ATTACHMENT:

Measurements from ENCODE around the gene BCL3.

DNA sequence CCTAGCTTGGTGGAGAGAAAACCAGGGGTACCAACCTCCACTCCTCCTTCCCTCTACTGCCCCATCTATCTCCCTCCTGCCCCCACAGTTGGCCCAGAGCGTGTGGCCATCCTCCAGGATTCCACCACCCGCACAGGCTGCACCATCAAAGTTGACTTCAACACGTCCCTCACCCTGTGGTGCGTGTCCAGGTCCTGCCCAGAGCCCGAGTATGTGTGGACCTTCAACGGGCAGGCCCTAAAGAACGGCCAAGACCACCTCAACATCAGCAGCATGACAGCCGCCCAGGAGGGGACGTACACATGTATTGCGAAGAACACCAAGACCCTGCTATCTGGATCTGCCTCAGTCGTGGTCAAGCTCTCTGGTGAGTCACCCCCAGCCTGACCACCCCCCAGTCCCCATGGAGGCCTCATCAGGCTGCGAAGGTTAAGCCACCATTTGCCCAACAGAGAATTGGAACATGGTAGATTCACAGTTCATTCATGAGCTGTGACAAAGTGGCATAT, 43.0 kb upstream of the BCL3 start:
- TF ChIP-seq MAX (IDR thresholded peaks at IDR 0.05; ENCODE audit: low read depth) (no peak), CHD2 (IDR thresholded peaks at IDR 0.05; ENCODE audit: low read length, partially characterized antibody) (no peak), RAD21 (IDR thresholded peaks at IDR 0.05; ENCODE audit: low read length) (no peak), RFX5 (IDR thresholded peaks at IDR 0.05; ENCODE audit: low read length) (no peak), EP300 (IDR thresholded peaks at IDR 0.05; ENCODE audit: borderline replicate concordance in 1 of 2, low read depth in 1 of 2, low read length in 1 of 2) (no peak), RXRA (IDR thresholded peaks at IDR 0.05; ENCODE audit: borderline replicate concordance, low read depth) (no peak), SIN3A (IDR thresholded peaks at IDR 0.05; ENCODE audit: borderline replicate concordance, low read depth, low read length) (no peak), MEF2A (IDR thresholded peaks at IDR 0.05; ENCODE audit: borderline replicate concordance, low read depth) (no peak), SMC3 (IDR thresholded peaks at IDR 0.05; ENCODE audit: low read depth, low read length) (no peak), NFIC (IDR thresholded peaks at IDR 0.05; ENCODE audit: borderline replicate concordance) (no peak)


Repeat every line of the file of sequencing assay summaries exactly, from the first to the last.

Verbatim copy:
Measurements from ENCODE around the gene BCL3.

DNA sequence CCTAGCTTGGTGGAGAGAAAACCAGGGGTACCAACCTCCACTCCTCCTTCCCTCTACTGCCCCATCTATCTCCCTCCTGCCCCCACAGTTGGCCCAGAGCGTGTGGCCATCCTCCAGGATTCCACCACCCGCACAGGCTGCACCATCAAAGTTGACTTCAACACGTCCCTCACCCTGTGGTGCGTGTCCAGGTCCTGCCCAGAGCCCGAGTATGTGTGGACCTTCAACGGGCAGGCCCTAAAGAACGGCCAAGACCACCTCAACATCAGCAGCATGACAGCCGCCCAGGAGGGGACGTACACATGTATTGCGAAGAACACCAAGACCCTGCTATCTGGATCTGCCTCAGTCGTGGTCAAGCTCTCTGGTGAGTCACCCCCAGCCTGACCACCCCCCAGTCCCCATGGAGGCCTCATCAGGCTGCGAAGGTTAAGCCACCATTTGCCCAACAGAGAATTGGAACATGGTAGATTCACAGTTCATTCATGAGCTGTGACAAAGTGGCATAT, 43.0 kb upstream of the BCL3 start:
- TF ChIP-seq MAX (IDR thresholded peaks at IDR 0.05; ENCODE audit: low read depth) (no peak), CHD2 (IDR thresholded peaks at IDR 0.05; ENCODE audit: low read length, partially characterized antibody) (no peak), RAD21 (IDR thresholded peaks at IDR 0.05; ENCODE audit: low read length) (no peak), RFX5 (IDR thresholded peaks at IDR 0.05; ENCODE audit: low read length) (no peak), EP300 (IDR thresholded peaks at IDR 0.05; ENCODE audit: borderline replicate concordance in 1 of 2, low read depth in 1 of 2, low read length in 1 of 2) (no peak), RXRA (IDR thresholded peaks at IDR 0.05; ENCODE audit: borderline replicate concordance, low read depth) (no peak), SIN3A (IDR thresholded peaks at IDR 0.05; ENCODE audit: borderline replicate concordance, low read depth, low read length) (no peak), MEF2A (IDR thresholded peaks at IDR 0.05; ENCODE audit: borderline replicate concordance, low read depth) (no peak), SMC3 (IDR thresholded peaks at IDR 0.05; ENCODE audit: low read depth, low read length) (no peak), NFIC (IDR thresholded peaks at IDR 0.05; ENCODE audit: borderline replicate concordance) (no peak)